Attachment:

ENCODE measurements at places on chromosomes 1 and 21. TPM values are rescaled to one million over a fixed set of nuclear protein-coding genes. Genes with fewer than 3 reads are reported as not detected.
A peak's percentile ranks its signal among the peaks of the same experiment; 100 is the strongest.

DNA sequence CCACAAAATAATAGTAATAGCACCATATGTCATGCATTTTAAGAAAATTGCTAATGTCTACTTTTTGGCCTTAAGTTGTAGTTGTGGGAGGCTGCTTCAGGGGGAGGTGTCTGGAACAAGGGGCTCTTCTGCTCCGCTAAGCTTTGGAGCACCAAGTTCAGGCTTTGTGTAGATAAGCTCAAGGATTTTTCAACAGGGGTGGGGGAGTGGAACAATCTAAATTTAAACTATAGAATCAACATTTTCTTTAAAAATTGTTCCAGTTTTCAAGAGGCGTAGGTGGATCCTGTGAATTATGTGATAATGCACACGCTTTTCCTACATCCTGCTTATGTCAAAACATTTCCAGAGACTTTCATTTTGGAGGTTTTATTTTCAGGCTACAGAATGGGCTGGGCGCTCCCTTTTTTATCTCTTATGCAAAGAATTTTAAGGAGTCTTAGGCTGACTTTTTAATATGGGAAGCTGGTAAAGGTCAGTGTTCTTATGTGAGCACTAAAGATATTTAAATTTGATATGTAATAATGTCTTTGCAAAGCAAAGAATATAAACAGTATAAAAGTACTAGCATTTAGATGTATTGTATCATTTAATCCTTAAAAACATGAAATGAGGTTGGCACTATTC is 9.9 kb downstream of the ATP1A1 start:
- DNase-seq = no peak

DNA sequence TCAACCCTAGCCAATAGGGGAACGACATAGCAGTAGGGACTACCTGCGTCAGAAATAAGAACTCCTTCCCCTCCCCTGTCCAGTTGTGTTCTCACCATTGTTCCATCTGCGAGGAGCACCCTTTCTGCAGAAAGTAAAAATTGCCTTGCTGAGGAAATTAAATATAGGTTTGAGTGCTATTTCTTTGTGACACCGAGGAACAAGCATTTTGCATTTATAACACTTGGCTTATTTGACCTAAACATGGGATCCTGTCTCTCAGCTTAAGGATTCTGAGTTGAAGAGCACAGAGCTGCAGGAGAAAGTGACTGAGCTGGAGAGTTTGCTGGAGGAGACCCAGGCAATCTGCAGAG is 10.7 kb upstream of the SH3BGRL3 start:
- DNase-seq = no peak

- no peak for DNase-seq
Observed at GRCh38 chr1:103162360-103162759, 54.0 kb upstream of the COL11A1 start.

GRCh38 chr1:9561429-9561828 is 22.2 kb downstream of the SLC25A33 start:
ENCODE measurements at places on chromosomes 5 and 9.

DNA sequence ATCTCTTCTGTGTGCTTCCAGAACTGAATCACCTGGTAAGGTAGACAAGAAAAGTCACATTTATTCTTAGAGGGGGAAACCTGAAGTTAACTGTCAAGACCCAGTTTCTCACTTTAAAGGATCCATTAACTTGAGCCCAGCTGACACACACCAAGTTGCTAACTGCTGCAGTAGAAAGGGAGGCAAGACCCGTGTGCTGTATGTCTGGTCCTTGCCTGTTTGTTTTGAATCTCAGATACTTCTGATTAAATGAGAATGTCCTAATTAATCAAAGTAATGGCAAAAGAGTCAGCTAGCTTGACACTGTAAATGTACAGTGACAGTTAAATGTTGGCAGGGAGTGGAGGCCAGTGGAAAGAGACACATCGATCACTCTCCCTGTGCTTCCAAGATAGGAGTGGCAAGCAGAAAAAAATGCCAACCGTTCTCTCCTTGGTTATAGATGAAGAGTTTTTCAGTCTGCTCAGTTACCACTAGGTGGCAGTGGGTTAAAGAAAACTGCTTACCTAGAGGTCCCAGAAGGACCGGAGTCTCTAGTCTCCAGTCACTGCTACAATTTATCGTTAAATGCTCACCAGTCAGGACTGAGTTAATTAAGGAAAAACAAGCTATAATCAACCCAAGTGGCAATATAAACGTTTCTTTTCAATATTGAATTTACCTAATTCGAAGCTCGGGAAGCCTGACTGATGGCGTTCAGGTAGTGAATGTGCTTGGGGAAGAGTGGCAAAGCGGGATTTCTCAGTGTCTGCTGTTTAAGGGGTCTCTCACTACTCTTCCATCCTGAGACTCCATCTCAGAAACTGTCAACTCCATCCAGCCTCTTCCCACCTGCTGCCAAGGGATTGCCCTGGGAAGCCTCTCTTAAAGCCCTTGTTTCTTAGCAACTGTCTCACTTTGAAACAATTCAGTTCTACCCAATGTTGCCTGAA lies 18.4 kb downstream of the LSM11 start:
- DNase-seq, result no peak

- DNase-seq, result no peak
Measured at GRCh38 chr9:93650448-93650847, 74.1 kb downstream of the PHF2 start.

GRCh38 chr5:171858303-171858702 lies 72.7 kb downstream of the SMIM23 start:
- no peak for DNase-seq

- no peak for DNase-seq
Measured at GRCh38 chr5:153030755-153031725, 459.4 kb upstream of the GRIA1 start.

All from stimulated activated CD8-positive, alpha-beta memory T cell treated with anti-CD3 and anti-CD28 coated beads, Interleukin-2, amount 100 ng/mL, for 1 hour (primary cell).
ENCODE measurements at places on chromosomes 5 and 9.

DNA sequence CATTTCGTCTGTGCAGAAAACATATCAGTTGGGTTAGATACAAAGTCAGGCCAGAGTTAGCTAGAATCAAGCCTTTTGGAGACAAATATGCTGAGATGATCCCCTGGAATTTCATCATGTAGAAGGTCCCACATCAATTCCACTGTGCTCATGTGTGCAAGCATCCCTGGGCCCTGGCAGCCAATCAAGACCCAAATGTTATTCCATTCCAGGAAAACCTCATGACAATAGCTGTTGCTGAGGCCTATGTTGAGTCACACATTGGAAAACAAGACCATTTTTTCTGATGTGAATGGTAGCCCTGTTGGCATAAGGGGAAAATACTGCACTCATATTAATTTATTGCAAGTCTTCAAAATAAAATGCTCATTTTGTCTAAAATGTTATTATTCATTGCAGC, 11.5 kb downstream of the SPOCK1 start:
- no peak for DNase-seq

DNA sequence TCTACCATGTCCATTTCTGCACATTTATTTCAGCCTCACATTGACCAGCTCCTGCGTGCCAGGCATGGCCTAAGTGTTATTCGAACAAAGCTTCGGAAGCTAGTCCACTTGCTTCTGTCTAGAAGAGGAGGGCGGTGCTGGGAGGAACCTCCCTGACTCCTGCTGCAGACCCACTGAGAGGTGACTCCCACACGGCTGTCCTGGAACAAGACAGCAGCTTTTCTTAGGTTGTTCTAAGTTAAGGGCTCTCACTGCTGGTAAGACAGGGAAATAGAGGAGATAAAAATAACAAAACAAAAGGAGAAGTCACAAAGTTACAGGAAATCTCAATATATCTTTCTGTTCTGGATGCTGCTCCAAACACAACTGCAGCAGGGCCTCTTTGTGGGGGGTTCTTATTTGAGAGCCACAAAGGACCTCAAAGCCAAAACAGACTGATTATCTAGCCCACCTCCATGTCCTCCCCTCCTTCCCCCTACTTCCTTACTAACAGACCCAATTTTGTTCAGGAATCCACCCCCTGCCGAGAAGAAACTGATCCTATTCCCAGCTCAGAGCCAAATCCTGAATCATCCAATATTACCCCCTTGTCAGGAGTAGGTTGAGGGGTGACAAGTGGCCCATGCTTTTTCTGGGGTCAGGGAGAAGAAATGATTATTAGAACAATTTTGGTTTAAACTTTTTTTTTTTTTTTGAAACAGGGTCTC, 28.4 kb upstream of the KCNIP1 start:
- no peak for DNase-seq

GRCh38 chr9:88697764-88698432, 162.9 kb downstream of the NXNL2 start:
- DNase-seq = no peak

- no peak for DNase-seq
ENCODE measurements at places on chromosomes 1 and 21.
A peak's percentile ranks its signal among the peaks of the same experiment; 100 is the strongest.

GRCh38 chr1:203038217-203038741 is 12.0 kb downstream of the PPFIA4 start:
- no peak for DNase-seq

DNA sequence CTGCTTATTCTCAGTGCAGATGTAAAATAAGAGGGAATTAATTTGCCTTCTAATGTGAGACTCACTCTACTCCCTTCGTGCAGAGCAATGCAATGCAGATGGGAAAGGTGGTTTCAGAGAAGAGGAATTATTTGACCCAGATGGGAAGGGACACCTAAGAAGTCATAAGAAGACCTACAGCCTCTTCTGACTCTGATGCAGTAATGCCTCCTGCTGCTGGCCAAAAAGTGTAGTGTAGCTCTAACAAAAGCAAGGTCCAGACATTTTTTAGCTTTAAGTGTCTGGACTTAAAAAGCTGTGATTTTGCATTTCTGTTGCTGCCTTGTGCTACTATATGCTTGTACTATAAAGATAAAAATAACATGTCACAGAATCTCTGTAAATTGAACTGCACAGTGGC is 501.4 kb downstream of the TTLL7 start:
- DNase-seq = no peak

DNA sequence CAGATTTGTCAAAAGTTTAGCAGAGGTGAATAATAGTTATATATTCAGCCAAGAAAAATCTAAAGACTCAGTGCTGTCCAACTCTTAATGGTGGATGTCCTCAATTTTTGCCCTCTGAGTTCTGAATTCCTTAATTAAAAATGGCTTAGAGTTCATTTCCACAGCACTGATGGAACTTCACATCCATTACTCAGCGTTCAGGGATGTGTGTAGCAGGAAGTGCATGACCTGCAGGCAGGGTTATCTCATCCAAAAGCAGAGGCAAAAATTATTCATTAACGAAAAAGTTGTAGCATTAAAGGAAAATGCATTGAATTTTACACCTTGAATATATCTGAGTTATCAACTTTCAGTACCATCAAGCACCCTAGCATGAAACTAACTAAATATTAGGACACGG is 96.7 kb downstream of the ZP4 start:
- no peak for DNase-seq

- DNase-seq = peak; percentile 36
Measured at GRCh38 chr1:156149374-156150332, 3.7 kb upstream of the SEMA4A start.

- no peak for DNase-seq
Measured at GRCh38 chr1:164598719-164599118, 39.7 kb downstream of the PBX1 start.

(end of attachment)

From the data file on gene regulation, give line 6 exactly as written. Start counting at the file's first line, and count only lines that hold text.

- DNase-seq = no peak